A week after the night she chases but fails to catch a mysterious trespasser outside her town house, some unknown party texts Tempe four images of a corpse that looks as if it’s been chewed by wild hogs, because it has been. Showboat Medical Examiner Margot Heavner makes it clear that, breaking with her department’s earlier practice (The Bone Collection, 2016, etc.), she has no intention of calling in Tempe as a consultant and promptly identifies the faceless body herself as that of a young Asian man. Nettled by several errors in Heavner’s analysis, and even more by her willingness to share the gory details at a press conference, Tempe launches her own investigation, which is not so much off the books as against the books. Heavner isn’t exactly mollified when Tempe, aided by retired police detective Skinny Slidell and a host of experts, puts a name to the dead man. But the hints of other crimes Tempe’s identification uncovers, particularly crimes against children, spur her on to redouble her efforts despite the new M.E.’s splenetic outbursts. Before he died, it seems, Felix Vodyanov was linked to a passenger ferry that sank in 1994, an even earlier U.S. government project to research biological agents that could control human behavior, the hinky spiritual retreat Sparkling Waters, the dark web site DeepUnder, and the disappearances of at least four schoolchildren, two of whom have also turned up dead. And why on earth was Vodyanov carrying Tempe’s own contact information? The mounting evidence of ever more and ever worse skulduggery will pull Tempe deeper and deeper down what even she sees as a rabbit hole before she confronts a ringleader implicated in “Drugs. Fraud. Breaking and entering. Arson. Kidnapping. How does attempted murder sound?”Forget about solving all these crimes; the signal triumph here is (spoiler) the heroine’s survival.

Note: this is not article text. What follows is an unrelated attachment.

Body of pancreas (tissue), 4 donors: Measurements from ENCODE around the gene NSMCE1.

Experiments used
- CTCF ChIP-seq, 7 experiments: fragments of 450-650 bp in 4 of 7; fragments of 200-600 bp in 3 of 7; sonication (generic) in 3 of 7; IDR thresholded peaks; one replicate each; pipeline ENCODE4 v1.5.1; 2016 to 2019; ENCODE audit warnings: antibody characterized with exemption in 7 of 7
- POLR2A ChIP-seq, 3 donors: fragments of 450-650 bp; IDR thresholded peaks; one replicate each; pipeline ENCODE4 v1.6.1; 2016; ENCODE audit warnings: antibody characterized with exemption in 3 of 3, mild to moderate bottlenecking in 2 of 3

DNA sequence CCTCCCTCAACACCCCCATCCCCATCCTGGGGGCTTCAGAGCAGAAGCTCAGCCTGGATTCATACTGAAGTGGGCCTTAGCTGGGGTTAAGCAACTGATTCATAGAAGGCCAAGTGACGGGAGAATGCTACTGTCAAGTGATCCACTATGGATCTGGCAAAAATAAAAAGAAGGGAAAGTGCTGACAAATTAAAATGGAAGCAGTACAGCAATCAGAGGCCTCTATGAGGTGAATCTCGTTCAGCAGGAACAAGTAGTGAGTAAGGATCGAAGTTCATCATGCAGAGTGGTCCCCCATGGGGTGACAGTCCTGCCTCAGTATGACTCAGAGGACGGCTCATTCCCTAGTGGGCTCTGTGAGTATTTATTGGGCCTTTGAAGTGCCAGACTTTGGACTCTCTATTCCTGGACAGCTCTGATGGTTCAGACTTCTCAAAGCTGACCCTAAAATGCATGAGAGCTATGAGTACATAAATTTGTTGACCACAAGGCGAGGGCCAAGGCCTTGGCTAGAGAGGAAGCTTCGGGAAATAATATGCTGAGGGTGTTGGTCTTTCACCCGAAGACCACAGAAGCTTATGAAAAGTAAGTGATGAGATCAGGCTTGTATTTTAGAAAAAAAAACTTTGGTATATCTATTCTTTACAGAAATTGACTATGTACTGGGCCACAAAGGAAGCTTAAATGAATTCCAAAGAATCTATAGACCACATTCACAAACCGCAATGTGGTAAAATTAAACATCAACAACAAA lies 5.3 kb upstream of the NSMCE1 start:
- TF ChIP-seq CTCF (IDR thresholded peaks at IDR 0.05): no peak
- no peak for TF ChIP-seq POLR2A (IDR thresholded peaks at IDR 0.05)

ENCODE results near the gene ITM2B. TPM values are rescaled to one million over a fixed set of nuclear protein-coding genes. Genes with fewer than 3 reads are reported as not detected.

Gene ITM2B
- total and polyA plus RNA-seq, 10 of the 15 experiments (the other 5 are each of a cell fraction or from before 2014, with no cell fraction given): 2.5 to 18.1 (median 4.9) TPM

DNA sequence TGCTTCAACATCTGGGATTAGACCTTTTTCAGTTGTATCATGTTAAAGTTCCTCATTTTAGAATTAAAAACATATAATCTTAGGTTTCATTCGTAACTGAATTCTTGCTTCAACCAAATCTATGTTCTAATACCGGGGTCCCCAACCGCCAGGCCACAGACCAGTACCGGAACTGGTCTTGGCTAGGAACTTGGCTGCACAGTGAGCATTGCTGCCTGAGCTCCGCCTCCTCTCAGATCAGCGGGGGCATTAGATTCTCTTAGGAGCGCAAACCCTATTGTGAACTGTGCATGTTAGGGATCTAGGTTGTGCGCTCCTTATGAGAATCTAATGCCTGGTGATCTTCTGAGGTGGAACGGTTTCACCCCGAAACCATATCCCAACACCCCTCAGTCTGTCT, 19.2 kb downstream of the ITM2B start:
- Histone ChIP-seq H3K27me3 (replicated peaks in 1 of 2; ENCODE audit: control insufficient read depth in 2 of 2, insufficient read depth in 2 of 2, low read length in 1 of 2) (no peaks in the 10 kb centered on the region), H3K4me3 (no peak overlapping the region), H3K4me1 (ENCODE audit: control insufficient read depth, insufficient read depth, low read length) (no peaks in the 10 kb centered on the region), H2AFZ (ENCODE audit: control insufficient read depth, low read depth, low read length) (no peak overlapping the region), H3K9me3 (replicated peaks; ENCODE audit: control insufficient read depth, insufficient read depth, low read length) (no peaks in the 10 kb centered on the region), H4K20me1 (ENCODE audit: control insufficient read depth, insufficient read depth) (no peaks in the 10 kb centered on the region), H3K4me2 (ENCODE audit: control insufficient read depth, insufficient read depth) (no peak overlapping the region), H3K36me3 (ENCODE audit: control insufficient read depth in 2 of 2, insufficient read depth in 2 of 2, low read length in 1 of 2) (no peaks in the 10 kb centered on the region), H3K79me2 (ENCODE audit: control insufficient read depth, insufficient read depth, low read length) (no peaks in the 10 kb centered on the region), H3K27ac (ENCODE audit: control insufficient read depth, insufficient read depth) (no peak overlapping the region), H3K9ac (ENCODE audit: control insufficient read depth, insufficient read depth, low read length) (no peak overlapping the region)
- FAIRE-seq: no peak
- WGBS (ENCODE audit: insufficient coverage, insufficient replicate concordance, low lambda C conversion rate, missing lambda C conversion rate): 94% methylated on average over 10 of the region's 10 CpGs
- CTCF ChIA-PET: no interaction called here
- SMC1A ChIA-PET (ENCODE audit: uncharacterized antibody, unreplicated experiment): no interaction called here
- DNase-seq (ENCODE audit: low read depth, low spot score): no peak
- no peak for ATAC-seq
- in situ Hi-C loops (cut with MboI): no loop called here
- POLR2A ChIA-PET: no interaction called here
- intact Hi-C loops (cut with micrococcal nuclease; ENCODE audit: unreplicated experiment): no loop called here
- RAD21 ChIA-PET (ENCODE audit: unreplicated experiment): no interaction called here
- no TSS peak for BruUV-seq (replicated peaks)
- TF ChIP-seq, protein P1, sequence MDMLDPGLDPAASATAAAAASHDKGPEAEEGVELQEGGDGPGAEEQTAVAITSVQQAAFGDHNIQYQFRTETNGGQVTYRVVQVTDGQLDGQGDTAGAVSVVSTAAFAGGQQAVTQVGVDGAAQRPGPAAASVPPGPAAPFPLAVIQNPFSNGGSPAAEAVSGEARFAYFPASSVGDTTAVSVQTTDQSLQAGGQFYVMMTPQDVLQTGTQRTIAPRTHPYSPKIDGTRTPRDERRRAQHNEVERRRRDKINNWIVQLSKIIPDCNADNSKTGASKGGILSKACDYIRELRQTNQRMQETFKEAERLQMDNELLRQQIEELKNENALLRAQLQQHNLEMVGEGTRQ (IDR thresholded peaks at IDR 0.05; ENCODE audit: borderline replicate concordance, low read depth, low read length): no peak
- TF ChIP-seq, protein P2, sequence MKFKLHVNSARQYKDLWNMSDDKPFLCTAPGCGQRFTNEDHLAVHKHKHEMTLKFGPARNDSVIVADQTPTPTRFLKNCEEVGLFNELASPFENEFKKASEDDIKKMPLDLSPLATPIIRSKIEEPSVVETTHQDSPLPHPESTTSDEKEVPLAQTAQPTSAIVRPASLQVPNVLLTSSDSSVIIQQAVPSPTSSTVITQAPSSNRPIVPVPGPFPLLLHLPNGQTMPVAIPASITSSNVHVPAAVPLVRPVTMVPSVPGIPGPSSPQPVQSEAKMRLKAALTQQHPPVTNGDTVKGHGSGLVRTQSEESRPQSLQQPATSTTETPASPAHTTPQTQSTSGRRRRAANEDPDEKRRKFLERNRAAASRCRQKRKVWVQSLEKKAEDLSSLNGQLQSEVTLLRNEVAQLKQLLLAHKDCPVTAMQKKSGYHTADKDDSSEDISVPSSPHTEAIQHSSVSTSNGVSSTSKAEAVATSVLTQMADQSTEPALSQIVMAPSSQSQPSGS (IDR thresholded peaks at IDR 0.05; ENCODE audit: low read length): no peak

Pub Date: March 17, 2020
Page Count: 352
Review Posted Online: Dec. 22, 2019
Kirkus Reviews Issue: Jan. 15, 2020
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by C.J. Box ‧ RELEASE DATE: July 28, 2015
A suspenseful, professional-grade north country procedural whose heroine, a deft mix of compassion and attitude, would be...
Box takes another break from his highly successful Joe Pickett series (Stone Cold, 2014, etc.) for a stand-alone about a police detective, a developmentally delayed boy, and a package everyone in North Dakota wants to grab.
Cassandra Dewell can’t leave Montana’s Lewis and Clark County fast enough for her new job as chief investigator for Jon Kirkbride, sheriff of Bakken County. She leaves behind no memories worth keeping: her husband is dead, her boss has made no bones about disliking her, and she’s looking forward to new responsibilities and the higher salary underwritten by North Dakota’s sudden oil boom. But Bakken County has its own issues. For one thing, it’s cold—a whole lot colder than the coldest weather Cassie’s ever imagined. For another, the job she turns out to have been hired for—leading an investigation her new boss doesn’t feel he can entrust to his own force—makes her queasy. The biggest problem, though, is one she doesn’t know about until it slaps her in the face. A fatal car accident that was anything but accidental has jarred loose a stash of methamphetamines and cash that’s become the center of a battle between the Sons of Freedom, Bakken County’s traditional drug sellers, and MS-13, the Salvadorian upstarts who are muscling in on their territory. It’s a setup that leaves scant room for law enforcement officers or for Kyle Westergaard, the 12-year-old paperboy damaged since birth by fetal alcohol syndrome, who’s walked away from the wreck with a prize all too many people would kill for.A suspenseful, professional-grade north country procedural whose heroine, a deft mix of compassion and attitude, would be welcome to return and tie up the gaping loose end Box leaves. The unrelenting cold makes this the perfect beach read.
Pub Date: July 28, 2015
Page Count: 272
Review Posted Online: April 21, 2015
Kirkus Reviews Issue: May 15, 2015